Bear Stearns: Inside the Meltdown

Bear Stearns, a financial company and global investment, collapsed because it had high-risk toxic assets. The cash reserves declined, and the company lost the confidence of its customers (Kirk, 2009). Investors, being afraid of losing money, wanted to sell stocks, which resulted in their massive drop. Bear had only around $3 billion, which was not enough to open the bank’s doors for its customers.

A subprime mortgage is lent to the borrower who has a low credit rating. The interest rate for it is higher to compensate the lender for the risk. The subprime mortgage is referred to as a toxic asset because it was offered in large numbers to unqualified borrowers that led to the defaults (Kirk, 2009). Thus, two things that make subprime mortgages are high-interest rates and high risk.

A credit default swap (CDS) is a business derivative that allows the lender to swap his or her credit risk with another investor in case the borrower defaults. To do so, the lender buys the CDS from the investor who agrees to compensate for the loss. CDS requires payments to maintain the agreement, which serves as an insurance policy. The AIG company sold its CDSs to Lehman Brothers when those went bankrupt. But they did not have enough resources to pay back all the people they sold CDSs to (Kirk, 2009).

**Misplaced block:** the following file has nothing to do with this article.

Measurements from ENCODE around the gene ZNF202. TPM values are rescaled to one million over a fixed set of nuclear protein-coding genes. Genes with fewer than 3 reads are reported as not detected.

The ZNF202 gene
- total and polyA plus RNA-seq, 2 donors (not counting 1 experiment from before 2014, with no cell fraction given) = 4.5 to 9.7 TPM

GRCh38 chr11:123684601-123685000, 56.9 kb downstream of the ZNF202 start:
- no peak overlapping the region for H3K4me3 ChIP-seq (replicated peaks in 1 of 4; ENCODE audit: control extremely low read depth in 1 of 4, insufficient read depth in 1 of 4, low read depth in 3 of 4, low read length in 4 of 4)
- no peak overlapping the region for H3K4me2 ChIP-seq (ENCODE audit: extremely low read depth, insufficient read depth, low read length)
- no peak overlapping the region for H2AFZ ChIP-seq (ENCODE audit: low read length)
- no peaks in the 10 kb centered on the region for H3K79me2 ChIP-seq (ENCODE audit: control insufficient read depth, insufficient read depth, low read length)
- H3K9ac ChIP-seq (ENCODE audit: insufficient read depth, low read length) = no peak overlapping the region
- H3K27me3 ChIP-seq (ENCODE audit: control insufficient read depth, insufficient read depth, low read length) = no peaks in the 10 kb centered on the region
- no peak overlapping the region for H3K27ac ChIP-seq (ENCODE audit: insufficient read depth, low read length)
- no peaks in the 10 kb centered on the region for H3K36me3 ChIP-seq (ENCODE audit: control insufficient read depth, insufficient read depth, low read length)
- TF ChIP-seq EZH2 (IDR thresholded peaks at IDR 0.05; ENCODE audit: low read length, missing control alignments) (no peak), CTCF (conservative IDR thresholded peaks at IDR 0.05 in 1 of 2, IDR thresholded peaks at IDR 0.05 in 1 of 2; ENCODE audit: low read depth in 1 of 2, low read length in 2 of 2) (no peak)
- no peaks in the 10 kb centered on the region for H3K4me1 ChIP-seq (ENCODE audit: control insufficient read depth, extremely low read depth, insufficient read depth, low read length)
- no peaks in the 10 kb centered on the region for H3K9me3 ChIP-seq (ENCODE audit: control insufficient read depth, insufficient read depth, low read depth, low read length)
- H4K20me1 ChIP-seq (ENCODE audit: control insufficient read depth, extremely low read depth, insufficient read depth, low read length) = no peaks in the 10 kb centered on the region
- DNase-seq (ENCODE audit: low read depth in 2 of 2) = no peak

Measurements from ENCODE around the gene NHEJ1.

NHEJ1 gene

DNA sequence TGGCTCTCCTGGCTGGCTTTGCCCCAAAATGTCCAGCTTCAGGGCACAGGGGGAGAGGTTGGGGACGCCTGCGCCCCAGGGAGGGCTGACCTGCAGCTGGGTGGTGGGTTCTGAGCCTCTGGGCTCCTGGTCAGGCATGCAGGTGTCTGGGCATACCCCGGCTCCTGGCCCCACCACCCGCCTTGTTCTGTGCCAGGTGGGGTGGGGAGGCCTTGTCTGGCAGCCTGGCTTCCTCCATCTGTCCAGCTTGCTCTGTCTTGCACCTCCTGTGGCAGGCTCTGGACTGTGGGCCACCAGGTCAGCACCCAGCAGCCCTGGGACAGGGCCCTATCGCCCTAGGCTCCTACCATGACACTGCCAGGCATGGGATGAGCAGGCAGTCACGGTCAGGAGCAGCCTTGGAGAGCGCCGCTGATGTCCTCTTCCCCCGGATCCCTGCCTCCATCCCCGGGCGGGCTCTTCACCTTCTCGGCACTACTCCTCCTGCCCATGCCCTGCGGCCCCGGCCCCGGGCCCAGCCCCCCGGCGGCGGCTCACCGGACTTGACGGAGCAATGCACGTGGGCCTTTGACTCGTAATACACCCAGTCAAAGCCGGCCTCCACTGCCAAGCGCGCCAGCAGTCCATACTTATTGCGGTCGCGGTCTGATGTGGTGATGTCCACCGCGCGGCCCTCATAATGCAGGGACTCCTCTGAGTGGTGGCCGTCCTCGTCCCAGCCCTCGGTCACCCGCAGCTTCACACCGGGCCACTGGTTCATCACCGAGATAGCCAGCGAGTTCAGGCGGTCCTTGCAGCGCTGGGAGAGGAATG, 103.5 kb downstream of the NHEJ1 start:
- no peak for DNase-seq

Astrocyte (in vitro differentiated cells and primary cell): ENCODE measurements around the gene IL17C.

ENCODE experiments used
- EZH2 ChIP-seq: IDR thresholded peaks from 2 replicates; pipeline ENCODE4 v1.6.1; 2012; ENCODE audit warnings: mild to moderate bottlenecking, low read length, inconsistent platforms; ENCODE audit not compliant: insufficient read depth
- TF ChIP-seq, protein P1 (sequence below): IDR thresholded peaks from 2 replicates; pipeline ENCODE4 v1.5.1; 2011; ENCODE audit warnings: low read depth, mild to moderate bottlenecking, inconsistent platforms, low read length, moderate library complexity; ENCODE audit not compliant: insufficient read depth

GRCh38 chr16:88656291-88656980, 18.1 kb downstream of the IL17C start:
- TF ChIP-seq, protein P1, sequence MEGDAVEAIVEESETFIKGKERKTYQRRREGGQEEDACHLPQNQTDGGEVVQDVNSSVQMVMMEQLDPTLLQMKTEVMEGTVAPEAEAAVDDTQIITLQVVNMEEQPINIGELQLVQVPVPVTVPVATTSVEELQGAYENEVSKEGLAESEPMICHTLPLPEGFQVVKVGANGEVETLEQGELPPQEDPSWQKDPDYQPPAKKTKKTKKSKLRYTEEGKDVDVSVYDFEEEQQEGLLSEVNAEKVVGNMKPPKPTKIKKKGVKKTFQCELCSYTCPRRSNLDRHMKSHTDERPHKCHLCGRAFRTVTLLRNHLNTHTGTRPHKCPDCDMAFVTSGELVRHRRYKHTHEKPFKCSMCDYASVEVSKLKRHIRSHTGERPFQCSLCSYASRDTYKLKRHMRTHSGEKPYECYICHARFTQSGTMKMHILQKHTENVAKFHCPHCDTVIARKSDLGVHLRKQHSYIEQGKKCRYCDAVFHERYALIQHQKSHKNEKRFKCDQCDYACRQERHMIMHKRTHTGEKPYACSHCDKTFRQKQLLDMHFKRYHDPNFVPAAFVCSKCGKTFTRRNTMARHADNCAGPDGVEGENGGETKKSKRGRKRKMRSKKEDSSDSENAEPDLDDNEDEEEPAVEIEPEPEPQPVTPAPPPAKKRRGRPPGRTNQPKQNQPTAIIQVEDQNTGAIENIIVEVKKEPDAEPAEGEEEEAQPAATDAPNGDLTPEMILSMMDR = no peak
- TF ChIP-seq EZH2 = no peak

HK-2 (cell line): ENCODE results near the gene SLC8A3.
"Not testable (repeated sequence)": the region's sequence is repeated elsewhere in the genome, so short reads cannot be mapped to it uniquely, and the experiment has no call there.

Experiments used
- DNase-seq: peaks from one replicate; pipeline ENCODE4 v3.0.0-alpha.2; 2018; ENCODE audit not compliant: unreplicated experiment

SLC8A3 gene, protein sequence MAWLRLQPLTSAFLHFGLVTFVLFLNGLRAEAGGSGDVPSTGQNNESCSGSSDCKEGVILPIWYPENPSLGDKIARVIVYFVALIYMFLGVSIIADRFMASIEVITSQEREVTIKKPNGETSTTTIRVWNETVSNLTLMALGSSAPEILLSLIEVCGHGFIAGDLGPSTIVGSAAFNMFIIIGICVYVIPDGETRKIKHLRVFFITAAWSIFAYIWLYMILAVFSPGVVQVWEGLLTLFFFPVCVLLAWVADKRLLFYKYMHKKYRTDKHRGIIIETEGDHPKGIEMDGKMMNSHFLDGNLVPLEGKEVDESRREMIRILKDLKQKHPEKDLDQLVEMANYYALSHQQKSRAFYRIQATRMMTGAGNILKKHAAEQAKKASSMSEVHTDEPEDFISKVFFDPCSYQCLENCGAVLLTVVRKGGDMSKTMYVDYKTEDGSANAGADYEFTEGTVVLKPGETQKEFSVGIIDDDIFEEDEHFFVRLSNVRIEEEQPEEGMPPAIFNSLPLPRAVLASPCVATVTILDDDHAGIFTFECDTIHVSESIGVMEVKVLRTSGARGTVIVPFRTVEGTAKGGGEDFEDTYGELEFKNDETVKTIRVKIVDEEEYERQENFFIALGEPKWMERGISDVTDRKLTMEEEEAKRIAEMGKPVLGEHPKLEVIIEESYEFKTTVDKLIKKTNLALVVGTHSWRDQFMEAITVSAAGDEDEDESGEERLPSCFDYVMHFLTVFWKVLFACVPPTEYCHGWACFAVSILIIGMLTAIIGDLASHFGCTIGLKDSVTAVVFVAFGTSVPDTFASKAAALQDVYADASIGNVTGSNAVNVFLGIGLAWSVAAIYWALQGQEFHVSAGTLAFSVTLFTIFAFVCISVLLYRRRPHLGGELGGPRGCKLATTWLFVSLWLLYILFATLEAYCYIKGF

The Federal Reserve Bank (FRB) extended credit for Bear Stearns through JPMC Bank. This unusual act allowed Bear Stearns to meet its obligations and search for options during the weekend that could help the bank avoid bankruptcy (Kirk, 2009). The FRB did not receive any warrant in exchange for the bridge loan, but the borrower repaid in full. Moreover, the FRB extended the loan to the limited liability company (LLC) that merged with Bear Stearns. This allowed the LCC to manage Bear Stearns’ assets and minimize financial disruption.

The role of the Treasury Department is to promote economic growth and prosperity and ensure the financial stability of the United States. The department’s responsibility was to advise the President on financial and economic matters and encourage economic growth (Kirk, 2009). During the crisis, the Treasury offered Bear Stearns $30 billion to bail it out.

A moral hazard occurs when a person is involved in risky behavior, which has expected outcomes in which another person bears the costs in case of unfavorable outcomes. Systemic risk is a possibility that one event in the company might lead to a crisis. The way these two factors contributed to the economic downfall was that the institutions that had loans expected the financial crisis, but they received protection from the government (Kirk, 2009).

Paulson was concerned about the moral hazard because he did not want people to think that the government is ready to bail off the company whenever it needs (Kirk, 2009). This act resulted in the stock sale for $2 instead of the initial $30 and Bear Stearns’ bankruptcy.

One of the banks’ incentives to give out bad loans was that the mortgage loaning companies Fannie Mae and Freddie Mac increased demand for houses as they were ordered to improve homeownership. Realizing that these companies could buy up all mortgages, banks increased loaning. The next incentive was related not to quality, but quantity. So the riskiness of the mortgages did not concern bank employees because they could either be bought up by Fannie Mae and Freddie Mac or securitized (Kirk, 2009).